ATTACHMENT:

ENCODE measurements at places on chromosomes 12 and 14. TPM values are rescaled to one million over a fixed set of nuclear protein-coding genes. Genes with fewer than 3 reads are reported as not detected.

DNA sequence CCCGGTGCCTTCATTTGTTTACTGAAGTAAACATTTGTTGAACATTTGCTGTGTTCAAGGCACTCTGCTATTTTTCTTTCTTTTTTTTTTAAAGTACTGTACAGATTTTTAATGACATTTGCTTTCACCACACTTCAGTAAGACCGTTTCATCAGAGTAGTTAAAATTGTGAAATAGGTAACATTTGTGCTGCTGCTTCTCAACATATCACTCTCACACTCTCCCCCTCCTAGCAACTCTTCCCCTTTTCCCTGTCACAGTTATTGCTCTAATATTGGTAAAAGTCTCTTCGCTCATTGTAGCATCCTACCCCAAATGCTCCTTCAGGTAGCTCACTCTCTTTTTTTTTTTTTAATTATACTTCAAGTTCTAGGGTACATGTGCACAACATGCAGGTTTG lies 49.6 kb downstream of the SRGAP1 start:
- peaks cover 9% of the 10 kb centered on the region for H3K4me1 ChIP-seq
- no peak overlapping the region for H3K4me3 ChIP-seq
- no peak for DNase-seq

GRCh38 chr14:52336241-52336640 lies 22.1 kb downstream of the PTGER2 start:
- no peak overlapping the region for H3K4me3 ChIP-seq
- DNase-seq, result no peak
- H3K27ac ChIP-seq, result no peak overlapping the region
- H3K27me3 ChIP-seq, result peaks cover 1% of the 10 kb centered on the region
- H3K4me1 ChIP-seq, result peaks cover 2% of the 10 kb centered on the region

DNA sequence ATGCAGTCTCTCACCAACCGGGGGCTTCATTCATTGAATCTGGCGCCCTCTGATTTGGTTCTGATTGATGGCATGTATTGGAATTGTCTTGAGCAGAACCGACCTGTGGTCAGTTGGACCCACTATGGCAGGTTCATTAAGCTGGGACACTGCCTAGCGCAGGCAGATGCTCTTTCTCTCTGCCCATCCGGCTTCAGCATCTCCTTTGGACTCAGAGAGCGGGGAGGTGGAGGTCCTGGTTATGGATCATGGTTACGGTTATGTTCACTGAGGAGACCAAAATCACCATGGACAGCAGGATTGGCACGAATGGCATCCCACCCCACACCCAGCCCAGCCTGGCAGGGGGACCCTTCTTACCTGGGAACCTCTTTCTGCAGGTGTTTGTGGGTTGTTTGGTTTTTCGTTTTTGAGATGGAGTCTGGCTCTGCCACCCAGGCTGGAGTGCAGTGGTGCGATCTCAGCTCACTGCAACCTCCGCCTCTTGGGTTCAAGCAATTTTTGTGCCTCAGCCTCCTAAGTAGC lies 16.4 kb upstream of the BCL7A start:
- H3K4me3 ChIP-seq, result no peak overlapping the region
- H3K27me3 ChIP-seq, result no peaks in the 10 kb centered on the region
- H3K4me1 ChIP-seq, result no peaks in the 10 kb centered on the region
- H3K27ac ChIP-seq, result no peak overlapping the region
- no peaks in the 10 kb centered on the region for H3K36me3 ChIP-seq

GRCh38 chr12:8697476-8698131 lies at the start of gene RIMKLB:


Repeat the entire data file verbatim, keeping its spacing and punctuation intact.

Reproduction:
ENCODE measurements at places on chromosomes 12 and 14. TPM values are rescaled to one million over a fixed set of nuclear protein-coding genes. Genes with fewer than 3 reads are reported as not detected.

DNA sequence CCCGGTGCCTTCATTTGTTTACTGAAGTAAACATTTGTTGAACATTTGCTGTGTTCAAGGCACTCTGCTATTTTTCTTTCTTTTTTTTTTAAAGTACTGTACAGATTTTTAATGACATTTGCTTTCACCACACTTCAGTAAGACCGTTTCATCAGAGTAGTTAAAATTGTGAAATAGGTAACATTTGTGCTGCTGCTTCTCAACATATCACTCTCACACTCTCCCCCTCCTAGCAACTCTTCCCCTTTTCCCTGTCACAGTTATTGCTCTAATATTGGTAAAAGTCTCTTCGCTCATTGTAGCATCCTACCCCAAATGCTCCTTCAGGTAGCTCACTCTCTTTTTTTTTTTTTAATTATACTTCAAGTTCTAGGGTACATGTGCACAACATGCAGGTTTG lies 49.6 kb downstream of the SRGAP1 start:
- peaks cover 9% of the 10 kb centered on the region for H3K4me1 ChIP-seq
- no peak overlapping the region for H3K4me3 ChIP-seq
- no peak for DNase-seq

GRCh38 chr14:52336241-52336640 lies 22.1 kb downstream of the PTGER2 start:
- no peak overlapping the region for H3K4me3 ChIP-seq
- DNase-seq, result no peak
- H3K27ac ChIP-seq, result no peak overlapping the region
- H3K27me3 ChIP-seq, result peaks cover 1% of the 10 kb centered on the region
- H3K4me1 ChIP-seq, result peaks cover 2% of the 10 kb centered on the region

DNA sequence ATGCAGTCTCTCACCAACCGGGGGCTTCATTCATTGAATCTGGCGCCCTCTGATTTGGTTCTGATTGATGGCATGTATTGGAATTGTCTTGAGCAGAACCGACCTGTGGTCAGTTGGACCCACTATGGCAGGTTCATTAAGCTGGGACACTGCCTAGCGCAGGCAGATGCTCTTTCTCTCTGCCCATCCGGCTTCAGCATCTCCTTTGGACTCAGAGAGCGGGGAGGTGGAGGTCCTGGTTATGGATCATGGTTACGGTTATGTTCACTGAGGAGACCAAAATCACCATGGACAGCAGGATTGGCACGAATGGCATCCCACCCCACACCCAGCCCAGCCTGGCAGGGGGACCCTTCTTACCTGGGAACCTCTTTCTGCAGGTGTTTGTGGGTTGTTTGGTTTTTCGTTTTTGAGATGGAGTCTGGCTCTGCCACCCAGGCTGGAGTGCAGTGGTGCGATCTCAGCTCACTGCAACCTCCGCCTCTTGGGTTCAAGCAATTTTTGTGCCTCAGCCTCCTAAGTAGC lies 16.4 kb upstream of the BCL7A start:
- H3K4me3 ChIP-seq, result no peak overlapping the region
- H3K27me3 ChIP-seq, result no peaks in the 10 kb centered on the region
- H3K4me1 ChIP-seq, result no peaks in the 10 kb centered on the region
- H3K27ac ChIP-seq, result no peak overlapping the region
- no peaks in the 10 kb centered on the region for H3K36me3 ChIP-seq

GRCh38 chr12:8697476-8698131 lies at the start of gene RIMKLB: